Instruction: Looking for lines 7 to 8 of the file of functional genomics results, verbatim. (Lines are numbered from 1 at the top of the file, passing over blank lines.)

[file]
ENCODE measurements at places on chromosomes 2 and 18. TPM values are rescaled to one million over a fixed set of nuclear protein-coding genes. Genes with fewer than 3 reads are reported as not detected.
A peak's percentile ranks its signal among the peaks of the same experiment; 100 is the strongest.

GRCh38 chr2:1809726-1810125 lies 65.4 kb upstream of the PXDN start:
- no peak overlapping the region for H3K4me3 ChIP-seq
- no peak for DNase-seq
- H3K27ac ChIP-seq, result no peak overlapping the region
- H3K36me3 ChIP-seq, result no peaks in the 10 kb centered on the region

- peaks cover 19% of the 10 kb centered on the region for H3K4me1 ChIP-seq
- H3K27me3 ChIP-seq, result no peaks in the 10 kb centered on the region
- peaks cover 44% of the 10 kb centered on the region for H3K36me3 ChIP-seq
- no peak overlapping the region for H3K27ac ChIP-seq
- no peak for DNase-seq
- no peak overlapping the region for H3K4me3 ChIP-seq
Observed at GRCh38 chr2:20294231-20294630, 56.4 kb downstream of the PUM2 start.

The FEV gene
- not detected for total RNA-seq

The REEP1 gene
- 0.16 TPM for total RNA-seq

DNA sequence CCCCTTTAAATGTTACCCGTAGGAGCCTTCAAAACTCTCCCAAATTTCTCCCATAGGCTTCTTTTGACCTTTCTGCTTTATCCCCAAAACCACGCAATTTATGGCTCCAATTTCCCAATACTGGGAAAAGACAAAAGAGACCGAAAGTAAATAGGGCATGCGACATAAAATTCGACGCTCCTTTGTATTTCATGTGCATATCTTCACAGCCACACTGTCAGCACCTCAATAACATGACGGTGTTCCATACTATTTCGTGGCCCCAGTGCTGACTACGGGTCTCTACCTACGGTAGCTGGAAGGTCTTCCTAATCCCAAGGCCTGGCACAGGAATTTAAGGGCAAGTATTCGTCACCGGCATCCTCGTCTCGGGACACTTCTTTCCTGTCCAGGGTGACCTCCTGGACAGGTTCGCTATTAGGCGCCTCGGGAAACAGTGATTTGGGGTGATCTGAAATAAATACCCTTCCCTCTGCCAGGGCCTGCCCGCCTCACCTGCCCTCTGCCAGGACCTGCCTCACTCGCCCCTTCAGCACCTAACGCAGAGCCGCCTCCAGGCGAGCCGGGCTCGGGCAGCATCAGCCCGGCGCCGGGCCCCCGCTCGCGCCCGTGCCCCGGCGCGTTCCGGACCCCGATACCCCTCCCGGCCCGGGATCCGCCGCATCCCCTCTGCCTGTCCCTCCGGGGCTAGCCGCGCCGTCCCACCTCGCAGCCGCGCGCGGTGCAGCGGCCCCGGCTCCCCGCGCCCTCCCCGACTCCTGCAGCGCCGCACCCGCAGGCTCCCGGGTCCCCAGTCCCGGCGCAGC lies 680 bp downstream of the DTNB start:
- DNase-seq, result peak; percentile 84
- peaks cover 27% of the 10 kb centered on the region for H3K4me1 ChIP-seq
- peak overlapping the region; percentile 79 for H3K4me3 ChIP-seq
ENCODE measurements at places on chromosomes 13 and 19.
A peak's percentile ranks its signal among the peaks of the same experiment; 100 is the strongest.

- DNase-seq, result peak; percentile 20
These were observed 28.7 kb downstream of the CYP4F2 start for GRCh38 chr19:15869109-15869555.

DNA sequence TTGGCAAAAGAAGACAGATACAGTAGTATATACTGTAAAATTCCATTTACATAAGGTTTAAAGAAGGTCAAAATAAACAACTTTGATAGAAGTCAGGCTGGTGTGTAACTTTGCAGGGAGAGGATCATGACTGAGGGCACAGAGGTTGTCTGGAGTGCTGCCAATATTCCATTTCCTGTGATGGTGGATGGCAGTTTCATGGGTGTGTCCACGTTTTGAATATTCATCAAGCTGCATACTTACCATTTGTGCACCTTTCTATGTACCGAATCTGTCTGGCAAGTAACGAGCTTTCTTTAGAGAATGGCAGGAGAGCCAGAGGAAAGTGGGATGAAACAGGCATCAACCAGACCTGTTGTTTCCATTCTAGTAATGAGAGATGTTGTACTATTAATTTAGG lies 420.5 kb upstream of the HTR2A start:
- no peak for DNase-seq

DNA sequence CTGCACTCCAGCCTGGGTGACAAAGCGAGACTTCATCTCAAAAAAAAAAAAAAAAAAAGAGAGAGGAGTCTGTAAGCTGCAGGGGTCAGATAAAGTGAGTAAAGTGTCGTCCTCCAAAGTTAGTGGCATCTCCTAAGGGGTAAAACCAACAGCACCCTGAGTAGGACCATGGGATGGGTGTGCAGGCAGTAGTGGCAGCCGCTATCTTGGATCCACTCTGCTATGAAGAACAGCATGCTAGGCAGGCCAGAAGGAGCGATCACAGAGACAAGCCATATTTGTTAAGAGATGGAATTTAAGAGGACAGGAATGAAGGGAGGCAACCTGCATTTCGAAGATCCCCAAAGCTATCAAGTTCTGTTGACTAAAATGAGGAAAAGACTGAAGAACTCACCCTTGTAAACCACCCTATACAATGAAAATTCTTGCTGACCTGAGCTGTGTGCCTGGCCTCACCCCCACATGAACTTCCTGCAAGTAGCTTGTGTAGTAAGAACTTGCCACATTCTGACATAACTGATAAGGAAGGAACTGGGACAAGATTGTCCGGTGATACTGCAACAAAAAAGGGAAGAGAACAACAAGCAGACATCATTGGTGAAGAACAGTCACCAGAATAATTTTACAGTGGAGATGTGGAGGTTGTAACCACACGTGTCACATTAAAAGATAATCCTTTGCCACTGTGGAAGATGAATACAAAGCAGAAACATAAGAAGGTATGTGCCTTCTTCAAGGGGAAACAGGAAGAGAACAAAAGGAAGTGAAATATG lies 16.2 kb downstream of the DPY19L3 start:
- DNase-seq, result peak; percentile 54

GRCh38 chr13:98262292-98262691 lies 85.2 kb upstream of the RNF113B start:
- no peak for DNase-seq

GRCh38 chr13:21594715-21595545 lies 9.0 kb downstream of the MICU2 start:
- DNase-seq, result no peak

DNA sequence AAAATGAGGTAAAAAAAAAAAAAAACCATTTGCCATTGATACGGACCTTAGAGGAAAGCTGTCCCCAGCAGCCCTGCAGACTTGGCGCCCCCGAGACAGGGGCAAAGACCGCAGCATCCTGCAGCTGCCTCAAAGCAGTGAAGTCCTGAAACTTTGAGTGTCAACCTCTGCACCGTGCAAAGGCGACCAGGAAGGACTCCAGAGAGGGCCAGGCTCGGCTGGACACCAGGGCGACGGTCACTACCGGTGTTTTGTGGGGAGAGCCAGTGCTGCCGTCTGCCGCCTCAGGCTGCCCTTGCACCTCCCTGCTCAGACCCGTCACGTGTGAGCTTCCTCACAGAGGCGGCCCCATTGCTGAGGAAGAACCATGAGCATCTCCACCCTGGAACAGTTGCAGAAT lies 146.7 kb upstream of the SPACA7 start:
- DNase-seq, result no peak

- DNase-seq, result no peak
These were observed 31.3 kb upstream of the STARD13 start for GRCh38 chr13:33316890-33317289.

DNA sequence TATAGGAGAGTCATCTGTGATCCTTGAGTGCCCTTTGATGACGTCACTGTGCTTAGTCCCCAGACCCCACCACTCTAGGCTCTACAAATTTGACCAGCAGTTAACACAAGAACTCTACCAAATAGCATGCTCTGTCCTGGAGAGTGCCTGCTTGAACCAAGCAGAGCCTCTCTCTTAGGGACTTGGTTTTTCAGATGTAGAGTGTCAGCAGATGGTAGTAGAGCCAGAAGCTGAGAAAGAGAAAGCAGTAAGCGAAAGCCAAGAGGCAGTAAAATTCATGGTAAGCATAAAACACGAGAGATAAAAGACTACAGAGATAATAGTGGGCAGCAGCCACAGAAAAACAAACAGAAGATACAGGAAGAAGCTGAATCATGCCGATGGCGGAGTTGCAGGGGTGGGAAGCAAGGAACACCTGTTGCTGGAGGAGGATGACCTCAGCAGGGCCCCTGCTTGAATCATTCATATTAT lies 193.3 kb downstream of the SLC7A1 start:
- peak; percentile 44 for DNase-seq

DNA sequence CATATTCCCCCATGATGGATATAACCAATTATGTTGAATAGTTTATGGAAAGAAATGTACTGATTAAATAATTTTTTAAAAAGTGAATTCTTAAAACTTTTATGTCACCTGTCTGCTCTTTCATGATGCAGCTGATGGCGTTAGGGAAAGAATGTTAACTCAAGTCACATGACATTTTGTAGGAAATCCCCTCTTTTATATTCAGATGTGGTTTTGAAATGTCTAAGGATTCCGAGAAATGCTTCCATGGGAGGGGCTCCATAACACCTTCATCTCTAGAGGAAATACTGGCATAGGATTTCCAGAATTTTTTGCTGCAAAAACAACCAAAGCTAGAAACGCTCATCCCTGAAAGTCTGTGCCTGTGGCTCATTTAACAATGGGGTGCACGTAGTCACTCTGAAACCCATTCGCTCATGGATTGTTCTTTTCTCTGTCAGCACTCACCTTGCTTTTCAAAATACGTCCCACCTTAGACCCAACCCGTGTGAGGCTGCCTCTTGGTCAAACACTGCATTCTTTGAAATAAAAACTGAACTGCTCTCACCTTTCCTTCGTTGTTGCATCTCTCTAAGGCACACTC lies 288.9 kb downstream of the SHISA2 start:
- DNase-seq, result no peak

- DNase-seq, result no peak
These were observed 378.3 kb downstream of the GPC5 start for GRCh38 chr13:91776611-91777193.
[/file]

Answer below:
- H3K36me3 ChIP-seq, result no peaks in the 10 kb centered on the region

- peaks cover 19% of the 10 kb centered on the region for H3K4me1 ChIP-seq